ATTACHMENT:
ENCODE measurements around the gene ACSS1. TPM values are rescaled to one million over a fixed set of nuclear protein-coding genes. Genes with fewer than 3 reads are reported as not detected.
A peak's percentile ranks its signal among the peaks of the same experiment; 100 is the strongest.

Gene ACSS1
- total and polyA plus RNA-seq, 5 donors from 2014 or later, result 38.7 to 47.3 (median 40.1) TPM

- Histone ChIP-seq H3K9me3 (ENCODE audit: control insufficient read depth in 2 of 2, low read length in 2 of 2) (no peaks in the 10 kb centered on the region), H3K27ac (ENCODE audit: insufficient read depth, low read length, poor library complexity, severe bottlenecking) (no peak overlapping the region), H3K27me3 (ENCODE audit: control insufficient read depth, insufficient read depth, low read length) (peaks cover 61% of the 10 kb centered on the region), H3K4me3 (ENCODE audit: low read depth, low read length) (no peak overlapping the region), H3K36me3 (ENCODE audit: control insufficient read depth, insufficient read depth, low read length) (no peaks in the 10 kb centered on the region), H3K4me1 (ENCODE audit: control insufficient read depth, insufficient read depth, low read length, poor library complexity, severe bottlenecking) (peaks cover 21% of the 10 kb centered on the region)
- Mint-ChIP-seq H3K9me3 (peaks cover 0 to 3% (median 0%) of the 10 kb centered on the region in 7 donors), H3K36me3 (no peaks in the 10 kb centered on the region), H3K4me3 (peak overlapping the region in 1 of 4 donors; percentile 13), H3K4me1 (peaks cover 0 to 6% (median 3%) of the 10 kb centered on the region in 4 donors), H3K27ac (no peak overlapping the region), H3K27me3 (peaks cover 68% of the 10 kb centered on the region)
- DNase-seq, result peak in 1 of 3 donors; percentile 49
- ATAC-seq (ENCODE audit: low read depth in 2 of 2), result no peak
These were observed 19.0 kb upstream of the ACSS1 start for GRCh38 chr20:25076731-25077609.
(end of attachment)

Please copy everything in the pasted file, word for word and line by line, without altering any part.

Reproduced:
ENCODE measurements around the gene ACSS1. TPM values are rescaled to one million over a fixed set of nuclear protein-coding genes. Genes with fewer than 3 reads are reported as not detected.
A peak's percentile ranks its signal among the peaks of the same experiment; 100 is the strongest.

Gene ACSS1
- total and polyA plus RNA-seq, 5 donors from 2014 or later, result 38.7 to 47.3 (median 40.1) TPM

- Histone ChIP-seq H3K9me3 (ENCODE audit: control insufficient read depth in 2 of 2, low read length in 2 of 2) (no peaks in the 10 kb centered on the region), H3K27ac (ENCODE audit: insufficient read depth, low read length, poor library complexity, severe bottlenecking) (no peak overlapping the region), H3K27me3 (ENCODE audit: control insufficient read depth, insufficient read depth, low read length) (peaks cover 61% of the 10 kb centered on the region), H3K4me3 (ENCODE audit: low read depth, low read length) (no peak overlapping the region), H3K36me3 (ENCODE audit: control insufficient read depth, insufficient read depth, low read length) (no peaks in the 10 kb centered on the region), H3K4me1 (ENCODE audit: control insufficient read depth, insufficient read depth, low read length, poor library complexity, severe bottlenecking) (peaks cover 21% of the 10 kb centered on the region)
- Mint-ChIP-seq H3K9me3 (peaks cover 0 to 3% (median 0%) of the 10 kb centered on the region in 7 donors), H3K36me3 (no peaks in the 10 kb centered on the region), H3K4me3 (peak overlapping the region in 1 of 4 donors; percentile 13), H3K4me1 (peaks cover 0 to 6% (median 3%) of the 10 kb centered on the region in 4 donors), H3K27ac (no peak overlapping the region), H3K27me3 (peaks cover 68% of the 10 kb centered on the region)
- DNase-seq, result peak in 1 of 3 donors; percentile 49
- ATAC-seq (ENCODE audit: low read depth in 2 of 2), result no peak
These were observed 19.0 kb upstream of the ACSS1 start for GRCh38 chr20:25076731-25077609.